Thursday, July 14, 2011

McPherson College group returns from Haiti with new perspective.

On a path in Haiti, Tori Carder found herself alone with the Haitians hosting the Global Enterprise Challenge team from McPherson College. Not knowing the language well, Carder began to simply hum the hymn "How Great Thou Art." All the Haitians around her joined in, and a connection was made beyond words.

The moment encapsulates a significant accomplishment of McPherson College’s Global Enterprise Challenge--building a relationship with the people of Haiti, and changing the students’ perspective on the world. After their journey to Haiti from May 30-June 6, Carder said now she noticed amenities she used to take for granted--such as running water and abundant food. "It’s harder to just go back to everyday life," the Eudora, Kan., sophomore said.

The road to Haiti started in Nov. 2010 for five McPherson (Kan.) College students, when the college challenged its students to take 10 days and come up with a sustainable venture to help the people of Haiti. In this "Global Enterprise Challenge," 30 students worked together in six assigned teams on thoughtful, creative proposals. The winning team members each won a scholarship and the opportunity to travel to Haiti.

The winning team consisted of Carder; Steve Butcher, sophomore, Atlantic, Iowa; Nate Coppernoll, freshman, Stillman Valley, Ill.; Melisa Grandison, senior, Quinter, Kan; and Ryan Stauffer, senior, Milford, Neb. They were accompanied by Kent Eaton, provost, and Ken Yohn, associate professor of history. Their winning concept--called "Beyond Isles"--was to create a community market that would incorporate a physical market on the ground in Haiti as well as open up global markets through the Internet.

After arriving in Haiti, however, the plan changed. The team landed in the earthquake-damaged capital of Port-au-Prince, then traveled over land and by boat to the community of Aux Plaines on Tortuga Island, where the Church of the Brethren has a local church. A member of the Aux Plaines community is now a member of the Church of the Brethren in Florida, and she acted as a guide during the team’s time in Haiti.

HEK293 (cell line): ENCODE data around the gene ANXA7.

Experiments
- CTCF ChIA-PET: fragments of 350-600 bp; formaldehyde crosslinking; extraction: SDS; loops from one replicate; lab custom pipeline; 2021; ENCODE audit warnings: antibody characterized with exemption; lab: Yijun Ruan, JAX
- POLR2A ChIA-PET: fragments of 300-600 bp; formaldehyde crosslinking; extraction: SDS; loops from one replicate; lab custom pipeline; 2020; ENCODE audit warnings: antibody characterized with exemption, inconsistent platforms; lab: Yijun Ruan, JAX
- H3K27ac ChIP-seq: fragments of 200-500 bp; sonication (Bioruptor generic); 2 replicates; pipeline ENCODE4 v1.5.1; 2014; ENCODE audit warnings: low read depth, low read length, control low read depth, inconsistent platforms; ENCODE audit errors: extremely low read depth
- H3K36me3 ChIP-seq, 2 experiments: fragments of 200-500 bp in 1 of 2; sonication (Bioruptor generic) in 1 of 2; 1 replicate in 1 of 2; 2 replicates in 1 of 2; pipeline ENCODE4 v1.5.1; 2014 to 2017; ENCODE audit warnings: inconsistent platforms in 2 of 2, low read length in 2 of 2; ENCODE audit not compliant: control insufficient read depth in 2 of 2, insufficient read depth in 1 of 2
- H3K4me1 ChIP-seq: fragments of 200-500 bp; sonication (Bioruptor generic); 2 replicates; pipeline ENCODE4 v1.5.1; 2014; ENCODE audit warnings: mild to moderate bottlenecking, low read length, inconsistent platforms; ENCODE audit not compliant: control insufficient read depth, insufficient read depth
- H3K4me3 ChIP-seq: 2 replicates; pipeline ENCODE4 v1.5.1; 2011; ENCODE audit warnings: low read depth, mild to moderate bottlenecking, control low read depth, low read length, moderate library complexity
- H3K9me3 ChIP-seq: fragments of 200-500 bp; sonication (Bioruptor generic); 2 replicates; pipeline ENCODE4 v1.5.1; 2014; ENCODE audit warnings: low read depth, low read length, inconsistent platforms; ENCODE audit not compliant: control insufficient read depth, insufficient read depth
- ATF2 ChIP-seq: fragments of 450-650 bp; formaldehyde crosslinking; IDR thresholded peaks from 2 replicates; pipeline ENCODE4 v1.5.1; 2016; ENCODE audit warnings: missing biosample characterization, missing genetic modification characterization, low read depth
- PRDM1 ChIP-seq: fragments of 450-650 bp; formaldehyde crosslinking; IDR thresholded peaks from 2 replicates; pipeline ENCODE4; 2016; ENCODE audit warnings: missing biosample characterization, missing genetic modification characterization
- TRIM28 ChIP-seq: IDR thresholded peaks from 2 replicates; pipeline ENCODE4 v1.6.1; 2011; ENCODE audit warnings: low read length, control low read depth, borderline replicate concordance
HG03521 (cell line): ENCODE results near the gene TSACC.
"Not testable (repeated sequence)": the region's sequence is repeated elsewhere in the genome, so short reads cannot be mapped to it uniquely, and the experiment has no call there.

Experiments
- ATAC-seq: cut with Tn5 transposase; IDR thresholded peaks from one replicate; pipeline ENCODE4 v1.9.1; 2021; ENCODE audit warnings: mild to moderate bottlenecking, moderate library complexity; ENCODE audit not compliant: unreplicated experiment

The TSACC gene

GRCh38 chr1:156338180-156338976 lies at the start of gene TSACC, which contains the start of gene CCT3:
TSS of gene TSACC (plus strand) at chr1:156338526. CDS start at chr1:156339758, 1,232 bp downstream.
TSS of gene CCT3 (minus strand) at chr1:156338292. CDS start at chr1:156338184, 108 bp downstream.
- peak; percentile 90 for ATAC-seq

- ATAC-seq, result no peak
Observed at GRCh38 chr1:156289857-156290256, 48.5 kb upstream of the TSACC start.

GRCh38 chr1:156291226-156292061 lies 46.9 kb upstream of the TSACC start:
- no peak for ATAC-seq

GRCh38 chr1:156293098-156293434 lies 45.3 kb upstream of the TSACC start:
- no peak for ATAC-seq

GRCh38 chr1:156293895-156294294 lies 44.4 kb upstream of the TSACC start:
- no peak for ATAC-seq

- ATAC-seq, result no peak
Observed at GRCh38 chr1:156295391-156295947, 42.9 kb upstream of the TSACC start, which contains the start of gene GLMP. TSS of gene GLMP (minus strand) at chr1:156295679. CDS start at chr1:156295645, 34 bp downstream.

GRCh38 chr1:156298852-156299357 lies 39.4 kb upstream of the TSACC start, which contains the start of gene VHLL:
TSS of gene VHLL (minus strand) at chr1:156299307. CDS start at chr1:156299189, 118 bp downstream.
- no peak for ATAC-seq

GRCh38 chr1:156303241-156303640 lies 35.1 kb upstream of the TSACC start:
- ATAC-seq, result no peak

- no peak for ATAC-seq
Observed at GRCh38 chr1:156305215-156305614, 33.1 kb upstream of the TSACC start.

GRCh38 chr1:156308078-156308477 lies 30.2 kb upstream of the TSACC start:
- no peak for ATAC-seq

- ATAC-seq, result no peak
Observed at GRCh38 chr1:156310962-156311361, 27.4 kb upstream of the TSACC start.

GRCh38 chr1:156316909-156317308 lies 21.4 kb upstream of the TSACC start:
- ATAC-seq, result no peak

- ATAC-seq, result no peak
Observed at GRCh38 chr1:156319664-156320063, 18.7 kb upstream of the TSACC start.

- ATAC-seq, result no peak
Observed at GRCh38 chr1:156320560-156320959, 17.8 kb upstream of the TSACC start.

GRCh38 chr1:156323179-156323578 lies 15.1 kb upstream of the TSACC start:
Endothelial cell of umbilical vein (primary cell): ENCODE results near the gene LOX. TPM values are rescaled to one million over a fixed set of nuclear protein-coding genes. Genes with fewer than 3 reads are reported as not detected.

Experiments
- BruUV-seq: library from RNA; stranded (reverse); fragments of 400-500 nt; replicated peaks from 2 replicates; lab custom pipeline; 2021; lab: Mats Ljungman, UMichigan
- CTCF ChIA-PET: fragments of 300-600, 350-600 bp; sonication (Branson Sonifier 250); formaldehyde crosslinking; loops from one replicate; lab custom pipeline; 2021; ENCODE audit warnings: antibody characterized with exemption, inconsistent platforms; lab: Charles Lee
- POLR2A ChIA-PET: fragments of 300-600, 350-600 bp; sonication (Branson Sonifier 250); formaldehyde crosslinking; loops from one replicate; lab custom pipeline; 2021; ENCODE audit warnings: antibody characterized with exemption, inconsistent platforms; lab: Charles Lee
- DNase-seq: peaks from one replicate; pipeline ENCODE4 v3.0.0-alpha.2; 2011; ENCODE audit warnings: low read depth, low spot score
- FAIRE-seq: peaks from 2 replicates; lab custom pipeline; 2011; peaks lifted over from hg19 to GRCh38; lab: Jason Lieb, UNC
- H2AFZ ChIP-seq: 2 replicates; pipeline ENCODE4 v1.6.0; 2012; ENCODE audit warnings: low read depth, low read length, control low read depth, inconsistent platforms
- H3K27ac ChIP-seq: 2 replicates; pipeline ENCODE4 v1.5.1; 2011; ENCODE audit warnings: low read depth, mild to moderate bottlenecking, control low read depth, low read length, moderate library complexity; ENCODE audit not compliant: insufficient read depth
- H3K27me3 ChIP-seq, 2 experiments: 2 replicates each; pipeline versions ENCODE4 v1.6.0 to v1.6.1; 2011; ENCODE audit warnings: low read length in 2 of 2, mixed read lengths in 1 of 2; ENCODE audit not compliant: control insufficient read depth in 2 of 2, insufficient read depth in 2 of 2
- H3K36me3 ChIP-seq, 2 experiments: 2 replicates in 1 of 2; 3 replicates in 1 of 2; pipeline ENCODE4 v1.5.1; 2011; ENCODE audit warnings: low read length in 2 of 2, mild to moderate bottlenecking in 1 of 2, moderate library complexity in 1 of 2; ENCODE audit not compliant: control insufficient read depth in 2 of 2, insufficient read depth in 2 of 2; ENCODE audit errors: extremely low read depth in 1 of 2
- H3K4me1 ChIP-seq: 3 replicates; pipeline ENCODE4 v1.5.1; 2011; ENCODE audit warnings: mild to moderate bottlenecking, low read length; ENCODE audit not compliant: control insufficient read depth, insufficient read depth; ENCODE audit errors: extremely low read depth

In Aux Plaines, it became apparent that the people of Haiti had greater immediate needs and that substantial improvements in infrastructure would be necessary to make Beyond Isles a reality. In meeting those immediate needs, the students helped the Haitian community to dig out a pond, worked with children in the local school, and built connections.

Eaton said the team gained a clearer understanding of the complexity of the needs in the Aux Plaines community, and that the relationships that developed would be critical in future work on Tortuga Island. "Sharing shovels and space together, it was a way to say, ‘This project is so important, we want to help you with it,’" he said. "‘We’re willing to get up to our knees in mud to help you with it.’ It forms the foundation for a significant relationship."

Yohn said that because of the complexities in Haiti, it was hard to make general statements. "You find the human condition is amplified--it’s writ large," he said. "At the same time you have this sense of poverty, there’s also this sense of nobility."

Everywhere he went in Haiti, Yohn said, he felt like the sun was rising--that the potential for improvement was just on the horizon.

-- Adam Pracht is coordinator of development communications for McPherson College.

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